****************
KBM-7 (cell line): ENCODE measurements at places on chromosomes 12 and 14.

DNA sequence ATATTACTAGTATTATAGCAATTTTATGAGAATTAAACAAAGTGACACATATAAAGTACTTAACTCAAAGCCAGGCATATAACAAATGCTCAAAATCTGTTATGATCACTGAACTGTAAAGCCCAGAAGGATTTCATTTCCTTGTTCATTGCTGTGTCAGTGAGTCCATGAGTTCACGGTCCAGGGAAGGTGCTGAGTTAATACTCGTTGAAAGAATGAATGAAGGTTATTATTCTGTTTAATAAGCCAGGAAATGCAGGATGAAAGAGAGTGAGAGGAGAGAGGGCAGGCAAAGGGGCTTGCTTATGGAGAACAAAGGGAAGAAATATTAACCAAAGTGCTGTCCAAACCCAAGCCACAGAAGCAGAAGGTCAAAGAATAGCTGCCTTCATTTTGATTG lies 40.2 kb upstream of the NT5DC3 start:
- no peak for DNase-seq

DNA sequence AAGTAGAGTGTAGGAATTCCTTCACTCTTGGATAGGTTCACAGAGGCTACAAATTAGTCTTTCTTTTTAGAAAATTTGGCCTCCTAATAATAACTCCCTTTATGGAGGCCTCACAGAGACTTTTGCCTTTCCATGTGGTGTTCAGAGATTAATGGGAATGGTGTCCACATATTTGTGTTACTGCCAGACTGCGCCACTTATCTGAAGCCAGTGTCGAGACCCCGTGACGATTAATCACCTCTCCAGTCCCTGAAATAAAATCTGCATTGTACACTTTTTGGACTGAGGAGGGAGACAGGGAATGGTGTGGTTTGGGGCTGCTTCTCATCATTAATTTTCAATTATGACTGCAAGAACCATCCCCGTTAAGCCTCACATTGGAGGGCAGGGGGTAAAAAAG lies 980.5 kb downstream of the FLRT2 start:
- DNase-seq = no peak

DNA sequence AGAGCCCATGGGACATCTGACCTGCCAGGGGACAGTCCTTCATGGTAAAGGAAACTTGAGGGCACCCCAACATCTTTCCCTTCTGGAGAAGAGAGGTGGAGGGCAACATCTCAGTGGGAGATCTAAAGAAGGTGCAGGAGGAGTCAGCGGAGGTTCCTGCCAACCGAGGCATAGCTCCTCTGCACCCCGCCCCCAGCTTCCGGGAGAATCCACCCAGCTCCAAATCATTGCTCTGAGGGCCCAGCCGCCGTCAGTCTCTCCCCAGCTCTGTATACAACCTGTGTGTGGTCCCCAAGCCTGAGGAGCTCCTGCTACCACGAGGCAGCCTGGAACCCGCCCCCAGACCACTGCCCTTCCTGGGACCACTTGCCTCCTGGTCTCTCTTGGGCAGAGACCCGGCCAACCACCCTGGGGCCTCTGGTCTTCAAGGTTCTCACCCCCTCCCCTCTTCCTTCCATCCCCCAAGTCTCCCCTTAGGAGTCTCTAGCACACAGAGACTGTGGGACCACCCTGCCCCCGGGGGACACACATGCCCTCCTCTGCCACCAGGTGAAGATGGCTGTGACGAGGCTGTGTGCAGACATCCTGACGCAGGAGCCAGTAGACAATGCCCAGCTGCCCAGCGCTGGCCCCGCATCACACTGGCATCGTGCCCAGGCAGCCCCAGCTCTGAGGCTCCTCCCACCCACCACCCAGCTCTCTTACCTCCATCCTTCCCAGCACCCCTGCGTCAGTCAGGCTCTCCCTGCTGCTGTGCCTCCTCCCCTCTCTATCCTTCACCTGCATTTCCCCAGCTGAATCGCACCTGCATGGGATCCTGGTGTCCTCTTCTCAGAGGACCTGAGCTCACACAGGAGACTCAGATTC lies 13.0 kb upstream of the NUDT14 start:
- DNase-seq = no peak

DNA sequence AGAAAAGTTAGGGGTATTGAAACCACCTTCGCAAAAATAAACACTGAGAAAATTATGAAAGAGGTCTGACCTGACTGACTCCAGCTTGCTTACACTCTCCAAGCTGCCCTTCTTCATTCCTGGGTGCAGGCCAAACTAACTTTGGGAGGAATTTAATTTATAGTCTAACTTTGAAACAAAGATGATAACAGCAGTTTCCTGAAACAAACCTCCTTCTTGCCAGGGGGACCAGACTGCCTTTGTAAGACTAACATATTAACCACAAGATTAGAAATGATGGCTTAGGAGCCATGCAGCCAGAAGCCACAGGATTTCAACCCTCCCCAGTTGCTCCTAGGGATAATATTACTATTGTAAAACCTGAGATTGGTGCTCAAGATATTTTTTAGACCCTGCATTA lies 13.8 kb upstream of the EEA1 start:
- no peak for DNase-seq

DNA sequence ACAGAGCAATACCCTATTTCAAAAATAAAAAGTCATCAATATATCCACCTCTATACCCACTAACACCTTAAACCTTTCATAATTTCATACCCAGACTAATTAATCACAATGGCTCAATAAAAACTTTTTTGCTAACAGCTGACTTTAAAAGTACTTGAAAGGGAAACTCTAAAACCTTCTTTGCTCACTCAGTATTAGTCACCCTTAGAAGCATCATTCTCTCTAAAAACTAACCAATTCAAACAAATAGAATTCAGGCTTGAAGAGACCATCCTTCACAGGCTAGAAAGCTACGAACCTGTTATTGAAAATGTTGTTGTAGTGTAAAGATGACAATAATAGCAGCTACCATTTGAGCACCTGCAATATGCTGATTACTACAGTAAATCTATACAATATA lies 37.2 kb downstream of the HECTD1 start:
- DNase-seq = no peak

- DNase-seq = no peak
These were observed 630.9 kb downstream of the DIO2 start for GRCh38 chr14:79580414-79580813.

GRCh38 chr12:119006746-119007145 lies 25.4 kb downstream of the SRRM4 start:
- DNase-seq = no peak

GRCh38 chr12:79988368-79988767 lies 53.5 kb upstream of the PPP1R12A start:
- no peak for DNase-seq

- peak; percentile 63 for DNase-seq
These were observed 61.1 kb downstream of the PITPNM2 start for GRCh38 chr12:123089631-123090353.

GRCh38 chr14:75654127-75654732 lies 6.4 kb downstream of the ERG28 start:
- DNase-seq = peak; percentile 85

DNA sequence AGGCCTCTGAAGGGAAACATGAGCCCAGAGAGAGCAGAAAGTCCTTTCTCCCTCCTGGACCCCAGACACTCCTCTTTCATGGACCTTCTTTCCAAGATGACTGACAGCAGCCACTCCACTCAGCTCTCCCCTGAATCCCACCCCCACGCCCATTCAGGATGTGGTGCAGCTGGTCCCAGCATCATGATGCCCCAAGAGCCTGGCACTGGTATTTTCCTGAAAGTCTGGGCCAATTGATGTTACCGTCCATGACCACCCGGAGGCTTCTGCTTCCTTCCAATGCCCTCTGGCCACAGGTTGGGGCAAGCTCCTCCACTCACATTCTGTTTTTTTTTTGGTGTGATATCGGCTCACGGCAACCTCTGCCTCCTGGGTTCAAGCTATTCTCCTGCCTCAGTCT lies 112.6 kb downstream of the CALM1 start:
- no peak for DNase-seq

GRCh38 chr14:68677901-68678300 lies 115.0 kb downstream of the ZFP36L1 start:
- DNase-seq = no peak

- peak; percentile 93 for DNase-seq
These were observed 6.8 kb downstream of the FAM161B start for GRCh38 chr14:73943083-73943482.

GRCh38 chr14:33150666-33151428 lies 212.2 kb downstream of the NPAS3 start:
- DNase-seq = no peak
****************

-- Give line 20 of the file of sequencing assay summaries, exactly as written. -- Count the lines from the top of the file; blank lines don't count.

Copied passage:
GRCh38 chr14:75654127-75654732 lies 6.4 kb downstream of the ERG28 start: